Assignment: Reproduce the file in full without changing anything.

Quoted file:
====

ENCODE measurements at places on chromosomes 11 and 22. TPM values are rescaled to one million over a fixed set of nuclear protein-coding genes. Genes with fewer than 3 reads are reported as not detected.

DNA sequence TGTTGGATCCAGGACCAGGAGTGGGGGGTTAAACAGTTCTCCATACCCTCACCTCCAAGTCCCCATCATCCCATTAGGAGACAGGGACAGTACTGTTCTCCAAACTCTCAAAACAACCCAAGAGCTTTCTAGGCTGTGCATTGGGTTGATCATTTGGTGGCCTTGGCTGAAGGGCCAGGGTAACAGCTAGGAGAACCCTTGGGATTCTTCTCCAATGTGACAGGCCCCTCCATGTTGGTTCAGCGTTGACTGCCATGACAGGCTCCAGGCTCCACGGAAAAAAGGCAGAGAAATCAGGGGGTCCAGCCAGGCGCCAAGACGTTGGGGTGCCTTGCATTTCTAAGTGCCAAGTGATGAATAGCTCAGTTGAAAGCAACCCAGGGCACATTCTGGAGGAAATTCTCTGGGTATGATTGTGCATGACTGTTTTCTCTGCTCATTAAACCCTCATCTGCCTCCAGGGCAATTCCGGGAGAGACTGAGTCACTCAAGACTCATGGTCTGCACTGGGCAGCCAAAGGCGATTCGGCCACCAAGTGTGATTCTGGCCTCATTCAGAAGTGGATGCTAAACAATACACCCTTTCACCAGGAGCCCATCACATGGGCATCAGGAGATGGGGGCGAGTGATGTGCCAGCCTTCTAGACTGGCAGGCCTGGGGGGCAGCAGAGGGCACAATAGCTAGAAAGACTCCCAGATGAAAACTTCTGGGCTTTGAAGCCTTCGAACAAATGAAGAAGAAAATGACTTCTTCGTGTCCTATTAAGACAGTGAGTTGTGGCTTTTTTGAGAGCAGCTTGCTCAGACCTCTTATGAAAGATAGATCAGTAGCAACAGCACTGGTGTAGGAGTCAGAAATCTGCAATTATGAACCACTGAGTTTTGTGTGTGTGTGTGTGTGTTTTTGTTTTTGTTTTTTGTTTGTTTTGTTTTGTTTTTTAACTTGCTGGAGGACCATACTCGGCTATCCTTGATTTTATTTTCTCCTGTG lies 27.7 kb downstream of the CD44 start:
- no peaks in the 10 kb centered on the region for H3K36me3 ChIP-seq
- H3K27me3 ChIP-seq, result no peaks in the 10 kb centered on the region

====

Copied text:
ENCODE measurements at places on chromosomes 11 and 22. TPM values are rescaled to one million over a fixed set of nuclear protein-coding genes. Genes with fewer than 3 reads are reported as not detected.

DNA sequence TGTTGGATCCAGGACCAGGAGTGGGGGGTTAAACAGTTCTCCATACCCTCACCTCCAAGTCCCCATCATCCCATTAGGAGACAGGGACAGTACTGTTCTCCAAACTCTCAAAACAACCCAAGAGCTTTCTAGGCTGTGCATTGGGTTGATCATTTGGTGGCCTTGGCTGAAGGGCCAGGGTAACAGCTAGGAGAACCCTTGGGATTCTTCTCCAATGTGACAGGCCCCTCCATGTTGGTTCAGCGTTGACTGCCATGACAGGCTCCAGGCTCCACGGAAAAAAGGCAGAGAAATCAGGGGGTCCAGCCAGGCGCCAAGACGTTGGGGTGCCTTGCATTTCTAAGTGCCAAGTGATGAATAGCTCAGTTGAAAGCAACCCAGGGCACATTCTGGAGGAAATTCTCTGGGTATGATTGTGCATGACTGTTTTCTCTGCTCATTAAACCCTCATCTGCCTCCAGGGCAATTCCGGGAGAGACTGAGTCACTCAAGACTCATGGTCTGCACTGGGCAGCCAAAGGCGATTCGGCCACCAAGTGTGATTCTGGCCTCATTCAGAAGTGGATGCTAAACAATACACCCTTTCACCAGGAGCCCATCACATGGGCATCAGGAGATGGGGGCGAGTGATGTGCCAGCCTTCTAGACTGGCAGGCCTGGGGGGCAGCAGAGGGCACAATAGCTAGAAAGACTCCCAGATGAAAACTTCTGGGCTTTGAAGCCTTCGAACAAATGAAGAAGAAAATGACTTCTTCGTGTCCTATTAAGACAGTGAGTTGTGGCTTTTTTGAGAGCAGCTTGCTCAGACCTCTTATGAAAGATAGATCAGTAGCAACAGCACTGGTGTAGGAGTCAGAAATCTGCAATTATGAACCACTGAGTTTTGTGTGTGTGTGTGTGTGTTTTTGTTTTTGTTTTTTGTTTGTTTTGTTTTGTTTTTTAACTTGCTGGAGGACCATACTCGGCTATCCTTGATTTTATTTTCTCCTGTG lies 27.7 kb downstream of the CD44 start:
- no peaks in the 10 kb centered on the region for H3K36me3 ChIP-seq
- H3K27me3 ChIP-seq, result no peaks in the 10 kb centered on the region